They aim to elucidate details of the processes involved via structural analysis of key proteins using X-ray crystallography, combined with suitable biochemical and biophysical studies for functional analysis.
A particular area of interest for us is the kinetochore, the large proteinaceous structure responsible for maintaining attachment between the spindle microtubules and chromosomes.
The kinetochore is responsible for maintaining attachment to the highly dynamic microtubule ends, as well as generating the spindle checkpoint to ensure that the cells do not prematurely enter anaphase.
The kinetochore may be divided in to a number of sub-complexes, many of which have undetermined composition and functions.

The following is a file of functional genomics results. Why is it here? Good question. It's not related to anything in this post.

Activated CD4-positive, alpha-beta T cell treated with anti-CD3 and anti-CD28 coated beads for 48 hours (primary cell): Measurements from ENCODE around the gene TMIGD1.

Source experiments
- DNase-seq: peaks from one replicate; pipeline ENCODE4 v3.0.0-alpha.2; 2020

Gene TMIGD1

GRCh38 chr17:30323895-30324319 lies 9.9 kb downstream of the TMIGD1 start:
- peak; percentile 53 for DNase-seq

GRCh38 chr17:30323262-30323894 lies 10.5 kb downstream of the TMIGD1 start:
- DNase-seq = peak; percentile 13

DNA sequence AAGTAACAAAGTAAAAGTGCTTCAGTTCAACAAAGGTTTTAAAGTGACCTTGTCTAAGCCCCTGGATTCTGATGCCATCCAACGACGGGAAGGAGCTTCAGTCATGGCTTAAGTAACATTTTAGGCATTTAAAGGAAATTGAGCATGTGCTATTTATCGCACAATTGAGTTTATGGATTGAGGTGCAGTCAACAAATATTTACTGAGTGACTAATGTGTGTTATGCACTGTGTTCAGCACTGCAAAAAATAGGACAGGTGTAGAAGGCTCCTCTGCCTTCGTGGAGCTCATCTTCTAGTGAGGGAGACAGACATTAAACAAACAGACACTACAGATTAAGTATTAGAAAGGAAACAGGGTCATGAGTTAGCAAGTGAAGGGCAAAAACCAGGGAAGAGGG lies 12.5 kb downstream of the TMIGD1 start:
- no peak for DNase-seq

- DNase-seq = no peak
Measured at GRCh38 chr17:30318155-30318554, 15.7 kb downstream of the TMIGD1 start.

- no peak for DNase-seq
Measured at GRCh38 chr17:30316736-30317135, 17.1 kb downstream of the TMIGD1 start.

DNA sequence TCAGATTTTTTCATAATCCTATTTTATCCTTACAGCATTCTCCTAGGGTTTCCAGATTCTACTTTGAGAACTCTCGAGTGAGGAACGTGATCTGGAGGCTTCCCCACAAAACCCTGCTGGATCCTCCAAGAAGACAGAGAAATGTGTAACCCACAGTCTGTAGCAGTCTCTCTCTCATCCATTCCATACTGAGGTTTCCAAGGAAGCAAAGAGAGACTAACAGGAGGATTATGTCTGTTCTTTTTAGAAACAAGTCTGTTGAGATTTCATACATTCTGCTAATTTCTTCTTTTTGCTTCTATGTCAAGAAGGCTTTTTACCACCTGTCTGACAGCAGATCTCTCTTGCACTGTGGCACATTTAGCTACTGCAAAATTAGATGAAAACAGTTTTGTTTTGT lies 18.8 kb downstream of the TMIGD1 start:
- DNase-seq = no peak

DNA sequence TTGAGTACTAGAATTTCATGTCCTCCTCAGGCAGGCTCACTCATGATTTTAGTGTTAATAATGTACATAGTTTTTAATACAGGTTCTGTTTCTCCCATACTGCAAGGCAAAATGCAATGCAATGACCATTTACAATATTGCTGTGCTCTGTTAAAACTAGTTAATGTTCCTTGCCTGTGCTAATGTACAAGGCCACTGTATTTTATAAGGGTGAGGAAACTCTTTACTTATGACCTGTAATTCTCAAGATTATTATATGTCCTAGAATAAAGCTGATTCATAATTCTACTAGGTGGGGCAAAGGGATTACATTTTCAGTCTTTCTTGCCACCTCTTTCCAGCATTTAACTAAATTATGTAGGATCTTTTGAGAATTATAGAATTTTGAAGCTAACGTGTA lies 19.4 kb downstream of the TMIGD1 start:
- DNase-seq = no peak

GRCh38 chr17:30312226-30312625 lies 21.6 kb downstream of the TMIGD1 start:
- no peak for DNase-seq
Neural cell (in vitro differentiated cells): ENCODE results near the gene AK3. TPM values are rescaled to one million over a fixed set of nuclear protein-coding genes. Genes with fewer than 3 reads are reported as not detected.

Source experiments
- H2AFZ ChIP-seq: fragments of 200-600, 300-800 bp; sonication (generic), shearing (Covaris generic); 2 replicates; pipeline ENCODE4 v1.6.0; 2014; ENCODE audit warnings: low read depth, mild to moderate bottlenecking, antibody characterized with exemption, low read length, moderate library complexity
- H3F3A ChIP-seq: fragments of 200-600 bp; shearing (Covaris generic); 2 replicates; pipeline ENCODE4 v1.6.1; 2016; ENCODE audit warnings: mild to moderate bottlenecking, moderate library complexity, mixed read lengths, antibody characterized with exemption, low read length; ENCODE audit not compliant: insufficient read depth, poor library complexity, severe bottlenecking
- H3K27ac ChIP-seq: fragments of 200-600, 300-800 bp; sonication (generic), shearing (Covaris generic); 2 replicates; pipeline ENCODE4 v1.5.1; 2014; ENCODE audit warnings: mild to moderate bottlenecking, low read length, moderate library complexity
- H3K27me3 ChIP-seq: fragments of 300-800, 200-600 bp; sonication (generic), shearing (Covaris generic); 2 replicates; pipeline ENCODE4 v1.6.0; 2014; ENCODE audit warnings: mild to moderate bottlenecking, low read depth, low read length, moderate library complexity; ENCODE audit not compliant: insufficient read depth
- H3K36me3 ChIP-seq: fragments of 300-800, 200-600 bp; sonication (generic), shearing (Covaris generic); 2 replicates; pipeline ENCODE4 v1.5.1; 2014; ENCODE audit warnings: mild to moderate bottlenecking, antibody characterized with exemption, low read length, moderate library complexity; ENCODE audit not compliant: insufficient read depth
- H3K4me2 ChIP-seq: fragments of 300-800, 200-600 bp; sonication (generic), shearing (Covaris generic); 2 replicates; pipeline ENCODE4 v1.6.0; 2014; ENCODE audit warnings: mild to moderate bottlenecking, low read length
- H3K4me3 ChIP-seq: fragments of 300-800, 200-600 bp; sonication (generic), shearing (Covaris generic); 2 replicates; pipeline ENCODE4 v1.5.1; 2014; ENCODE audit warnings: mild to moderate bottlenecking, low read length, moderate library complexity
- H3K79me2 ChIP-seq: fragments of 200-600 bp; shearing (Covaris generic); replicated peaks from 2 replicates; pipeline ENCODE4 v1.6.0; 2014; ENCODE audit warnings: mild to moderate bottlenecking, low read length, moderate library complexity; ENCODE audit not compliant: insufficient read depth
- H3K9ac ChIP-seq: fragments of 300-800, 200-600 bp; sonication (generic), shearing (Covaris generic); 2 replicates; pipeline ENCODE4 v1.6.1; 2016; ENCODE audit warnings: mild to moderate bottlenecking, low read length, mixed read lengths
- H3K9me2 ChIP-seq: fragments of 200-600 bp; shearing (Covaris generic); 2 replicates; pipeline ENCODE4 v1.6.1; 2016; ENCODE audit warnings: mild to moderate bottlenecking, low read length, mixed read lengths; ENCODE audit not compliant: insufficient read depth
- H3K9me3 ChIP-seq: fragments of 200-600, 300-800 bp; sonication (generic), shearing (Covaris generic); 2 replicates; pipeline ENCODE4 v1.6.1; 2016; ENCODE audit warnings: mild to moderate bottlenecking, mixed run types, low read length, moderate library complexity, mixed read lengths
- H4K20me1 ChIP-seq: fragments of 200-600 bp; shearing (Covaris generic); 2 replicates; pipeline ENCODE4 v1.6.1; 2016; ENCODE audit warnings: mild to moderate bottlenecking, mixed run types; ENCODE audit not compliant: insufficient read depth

By determining the structures of these complexes and identifying other binding partners, we hope to address some of these questions.
They are also interested in the modulation of cohesion and kinetochore function during meiosis. Here, a single round of DNA replication is followed by two rounds of chromosome segregation.
In some details, the process is similar to mitosis, but there are also important differences, many of which relate to the kinetochore and mode of sister chromatid cohesion.
Proteins involved in protecting cohesion, and promoting mono-orientation of kinetochores have been cloned and initial characterisation is underway in preparation for structural studies.
Applications in any other format will not be accepted.
Department Head: Dr Richard Treisman (Director of the LRI) Application Enquiries to: Research Manager (Graduate).
For more information and application, see: PhD Scholarship - Structural and Functional Analysis of Chromosome Segregation
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